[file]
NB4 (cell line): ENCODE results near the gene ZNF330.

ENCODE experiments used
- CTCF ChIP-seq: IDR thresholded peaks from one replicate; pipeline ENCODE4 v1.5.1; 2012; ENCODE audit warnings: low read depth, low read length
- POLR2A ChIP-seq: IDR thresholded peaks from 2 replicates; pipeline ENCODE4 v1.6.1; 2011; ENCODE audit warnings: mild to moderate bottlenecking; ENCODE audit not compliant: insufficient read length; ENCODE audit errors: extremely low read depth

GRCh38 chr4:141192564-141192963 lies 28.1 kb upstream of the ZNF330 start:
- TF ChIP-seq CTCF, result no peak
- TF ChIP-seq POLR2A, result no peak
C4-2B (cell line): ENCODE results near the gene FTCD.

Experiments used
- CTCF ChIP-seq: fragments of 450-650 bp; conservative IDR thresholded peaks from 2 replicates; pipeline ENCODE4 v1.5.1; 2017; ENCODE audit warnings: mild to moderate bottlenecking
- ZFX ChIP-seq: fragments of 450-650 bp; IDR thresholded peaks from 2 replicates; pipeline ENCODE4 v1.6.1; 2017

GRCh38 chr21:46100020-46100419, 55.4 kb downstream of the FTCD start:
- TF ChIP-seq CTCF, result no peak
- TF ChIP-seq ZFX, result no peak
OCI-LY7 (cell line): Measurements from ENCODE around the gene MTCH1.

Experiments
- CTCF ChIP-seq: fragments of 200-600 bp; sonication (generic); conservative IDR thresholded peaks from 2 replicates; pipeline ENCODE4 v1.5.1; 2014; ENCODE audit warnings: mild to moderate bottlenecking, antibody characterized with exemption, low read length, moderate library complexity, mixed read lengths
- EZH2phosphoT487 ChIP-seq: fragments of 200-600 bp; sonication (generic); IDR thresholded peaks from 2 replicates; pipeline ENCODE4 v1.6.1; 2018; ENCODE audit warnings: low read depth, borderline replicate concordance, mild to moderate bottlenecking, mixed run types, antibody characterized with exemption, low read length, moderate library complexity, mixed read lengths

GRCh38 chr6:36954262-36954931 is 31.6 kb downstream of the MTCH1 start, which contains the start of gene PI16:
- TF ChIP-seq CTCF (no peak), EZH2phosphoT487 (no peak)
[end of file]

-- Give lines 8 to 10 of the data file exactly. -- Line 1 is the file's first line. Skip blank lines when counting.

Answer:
C4-2B (cell line): ENCODE results near the gene FTCD.

Experiments used
- CTCF ChIP-seq: fragments of 450-650 bp; conservative IDR thresholded peaks from 2 replicates; pipeline ENCODE4 v1.5.1; 2017; ENCODE audit warnings: mild to moderate bottlenecking